Do Sleep Patterns Change With Age?
5 min read
Last Modified 3 September 2021 First Added 6 April 2021
We all know that good sleep is an important factor for a healthy lifestyle. But as you get older, you may find sleep more difficult to come by. There are many reasons for this, such as: medication, aches and pains, changing biological rhythms, etc. We’ll explore these throughout this article. So, whether you’re old, young, middle-aged or a teen, join us as we dig into why sleeping patterns change with age and what you can do about it.
From childhood to adulthood, a healthy amount of sleep differs for each group. Children and adolescents need more sleep, as this is when growth occurs. As an adult, you’re no longer growing, and so do not need as much sleep.
According to the Sleep Foundation the recommended hours of sleep for different ages are:
Throughout your life, your sleep patterns are controlled by circadian rhythms or your “body clock”. This rhythm is connected to the cycle of day and night and works on a similar 24-hour duration.
Light inhibits the production of the “sleep hormone” melatonin, and darkness stops this hormone from being inhibited. This hormone signals to your body that it’s time to sleep.
However, as we age, our circadian rhythm “shifts”. And it’s at around 60-65 years when this shift is most substantial. This is called phase advance. Here’s how circadianrhythmdisorders.com describe the phenomenon:
A phase shift in your circadian rhythms means that your bedtime and wake-up time will move earlier in the day (phase advance) or later in the day (phase delay).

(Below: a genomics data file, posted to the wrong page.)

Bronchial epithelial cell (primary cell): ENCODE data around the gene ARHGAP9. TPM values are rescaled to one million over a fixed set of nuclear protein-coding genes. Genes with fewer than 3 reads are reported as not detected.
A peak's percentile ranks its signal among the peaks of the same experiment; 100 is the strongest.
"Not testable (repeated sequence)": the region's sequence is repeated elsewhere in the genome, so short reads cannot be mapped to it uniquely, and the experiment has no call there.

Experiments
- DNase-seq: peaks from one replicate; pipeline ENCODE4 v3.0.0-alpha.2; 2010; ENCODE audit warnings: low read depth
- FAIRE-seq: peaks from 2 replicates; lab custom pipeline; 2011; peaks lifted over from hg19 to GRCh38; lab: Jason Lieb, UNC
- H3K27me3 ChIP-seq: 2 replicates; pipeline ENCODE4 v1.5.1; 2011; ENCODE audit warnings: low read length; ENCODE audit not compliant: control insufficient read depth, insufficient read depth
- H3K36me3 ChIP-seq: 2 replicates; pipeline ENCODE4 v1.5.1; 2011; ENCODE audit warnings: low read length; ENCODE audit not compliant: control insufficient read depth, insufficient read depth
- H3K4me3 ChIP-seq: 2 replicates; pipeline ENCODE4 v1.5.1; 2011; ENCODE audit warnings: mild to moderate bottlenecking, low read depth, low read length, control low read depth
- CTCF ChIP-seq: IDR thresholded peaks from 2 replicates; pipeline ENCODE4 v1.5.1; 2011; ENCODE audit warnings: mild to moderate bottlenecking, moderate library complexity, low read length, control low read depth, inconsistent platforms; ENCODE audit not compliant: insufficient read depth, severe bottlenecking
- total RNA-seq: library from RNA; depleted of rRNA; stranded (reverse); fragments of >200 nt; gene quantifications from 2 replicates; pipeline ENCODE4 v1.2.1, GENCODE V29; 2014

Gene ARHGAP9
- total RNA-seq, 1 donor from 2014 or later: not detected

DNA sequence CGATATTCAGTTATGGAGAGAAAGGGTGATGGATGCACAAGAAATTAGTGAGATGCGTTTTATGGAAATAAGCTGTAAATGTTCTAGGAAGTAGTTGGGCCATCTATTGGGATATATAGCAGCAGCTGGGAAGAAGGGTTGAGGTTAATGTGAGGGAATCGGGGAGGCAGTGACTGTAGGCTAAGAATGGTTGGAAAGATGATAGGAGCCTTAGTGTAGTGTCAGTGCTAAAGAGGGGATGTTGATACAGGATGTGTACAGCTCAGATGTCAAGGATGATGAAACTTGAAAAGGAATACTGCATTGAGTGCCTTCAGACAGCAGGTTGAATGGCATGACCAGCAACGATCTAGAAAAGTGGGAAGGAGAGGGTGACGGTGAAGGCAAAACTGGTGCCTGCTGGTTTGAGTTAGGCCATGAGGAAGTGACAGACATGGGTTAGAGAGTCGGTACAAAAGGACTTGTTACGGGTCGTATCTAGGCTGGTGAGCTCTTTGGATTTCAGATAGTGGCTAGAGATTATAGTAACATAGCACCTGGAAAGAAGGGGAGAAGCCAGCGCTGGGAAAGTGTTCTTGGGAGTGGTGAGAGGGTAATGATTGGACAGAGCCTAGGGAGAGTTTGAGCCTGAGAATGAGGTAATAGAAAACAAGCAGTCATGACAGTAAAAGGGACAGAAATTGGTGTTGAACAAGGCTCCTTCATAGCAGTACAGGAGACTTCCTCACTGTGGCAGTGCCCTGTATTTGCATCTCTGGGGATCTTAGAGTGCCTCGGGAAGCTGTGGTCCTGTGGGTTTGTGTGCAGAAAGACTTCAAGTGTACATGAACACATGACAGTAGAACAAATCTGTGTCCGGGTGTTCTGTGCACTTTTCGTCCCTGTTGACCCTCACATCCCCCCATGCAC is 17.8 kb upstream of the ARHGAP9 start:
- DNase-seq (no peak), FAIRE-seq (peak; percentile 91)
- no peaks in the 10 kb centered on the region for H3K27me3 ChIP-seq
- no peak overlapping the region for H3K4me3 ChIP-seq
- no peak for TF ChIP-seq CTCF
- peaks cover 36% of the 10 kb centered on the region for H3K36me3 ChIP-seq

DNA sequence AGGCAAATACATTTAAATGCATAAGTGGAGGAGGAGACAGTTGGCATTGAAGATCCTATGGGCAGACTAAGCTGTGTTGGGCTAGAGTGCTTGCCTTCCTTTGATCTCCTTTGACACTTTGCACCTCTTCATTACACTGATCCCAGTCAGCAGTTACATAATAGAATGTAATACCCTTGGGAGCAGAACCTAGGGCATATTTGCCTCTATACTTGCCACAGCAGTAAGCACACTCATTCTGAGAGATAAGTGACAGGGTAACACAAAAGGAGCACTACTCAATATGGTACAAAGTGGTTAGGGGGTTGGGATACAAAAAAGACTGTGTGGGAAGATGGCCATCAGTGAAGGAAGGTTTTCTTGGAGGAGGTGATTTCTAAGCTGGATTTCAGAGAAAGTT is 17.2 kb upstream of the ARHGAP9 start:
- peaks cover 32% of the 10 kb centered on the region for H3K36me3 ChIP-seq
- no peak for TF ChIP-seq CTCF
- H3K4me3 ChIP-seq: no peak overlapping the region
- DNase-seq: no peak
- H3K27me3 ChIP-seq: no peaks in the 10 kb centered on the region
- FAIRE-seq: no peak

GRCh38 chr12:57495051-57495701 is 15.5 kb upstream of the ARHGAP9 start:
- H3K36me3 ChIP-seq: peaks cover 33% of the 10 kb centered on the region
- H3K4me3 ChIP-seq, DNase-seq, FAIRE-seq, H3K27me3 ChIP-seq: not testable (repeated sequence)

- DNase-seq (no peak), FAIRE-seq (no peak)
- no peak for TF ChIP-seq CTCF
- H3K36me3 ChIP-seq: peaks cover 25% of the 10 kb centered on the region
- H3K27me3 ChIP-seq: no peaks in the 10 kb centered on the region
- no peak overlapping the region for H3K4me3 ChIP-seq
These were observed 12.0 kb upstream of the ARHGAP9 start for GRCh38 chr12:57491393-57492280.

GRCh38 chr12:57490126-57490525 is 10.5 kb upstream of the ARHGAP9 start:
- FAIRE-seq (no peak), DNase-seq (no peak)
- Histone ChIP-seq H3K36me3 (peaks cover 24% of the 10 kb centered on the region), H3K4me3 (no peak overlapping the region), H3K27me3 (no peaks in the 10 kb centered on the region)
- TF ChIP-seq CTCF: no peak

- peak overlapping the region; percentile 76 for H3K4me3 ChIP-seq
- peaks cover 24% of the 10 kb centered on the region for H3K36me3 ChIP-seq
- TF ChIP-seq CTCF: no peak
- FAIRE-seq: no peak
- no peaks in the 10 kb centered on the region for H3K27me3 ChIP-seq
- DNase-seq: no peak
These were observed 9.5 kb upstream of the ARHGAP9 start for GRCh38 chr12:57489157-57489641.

When experienced naturally, this shift is a slow process, about half an hour earlier every decade. This shift means that you will start feeling sleepier earlier in the evening and be more alert in the morning. Be aware that this isn’t the case for everyone and some people may have different changes due to lifestyle and environmental factors.
Phase advance can affect your sleep pattern in a number of ways. Firstly, you’re likely to want to go to sleep and wake up earlier. It’s not uncommon for older adults to head to bed between 7-8pm, then wake between 3-4am. However, this doesn’t fit with modern life, so it can be tempting to try to stay awake later. But this will not stop you from waking up early. Because of this waking up earlier, regardless of when you go to sleep, daytime napping is often used as a coping mechanism. However, this can make it difficult again to fall asleep when evening comes.
When it comes to sleep quality, older adults tend to have less REM (rapid eye movement) sleep, which is the deep sleep that you need to rest. Instead, older adults spend more time in the lighter sleeping phases.
This change in sleep pattern can have a knock-on effect. As you try to stay awake later, still wake up early and nap during the day, you lose quality sleep. In fact, insomnia in the elderly is common. This has led to the myth that older adults need less sleep, despite their needs still clocking at around 7-8 hours per night.
It’s not yet known why this phase advance, causing a shift in sleep patterns, occurs. It’s likely to be a combination of factors, including environmental and biological factors.
According to the Sleep Foundation some factors that could cause this change include:
The easiest way to deal with this circadian shift, is to simply accept it and go to bed when you feel tired and wake up naturally. However, this can be very hard to fit in with modern life. Most of society doesn’t go to bed until much later than 7pm. Instead there are ways to improve your sleep with small changes in sleep hygiene, such as:
Read more: How to Make Good Sleep a Strong Habit
In conclusion, sleep patterns can and do change with age. But as the world doesn’t change its habits too, this can be an inconvenience in modern society. Getting enough quality sleep is vital for good health, and there are ways you can still get a good night’s sleep, even if you want to stay up later than your biological clock wants you to.
Has your sleeping pattern changed as you’ve gotten older? Check out our article on Sleep Chronotypes and see if yours matches up.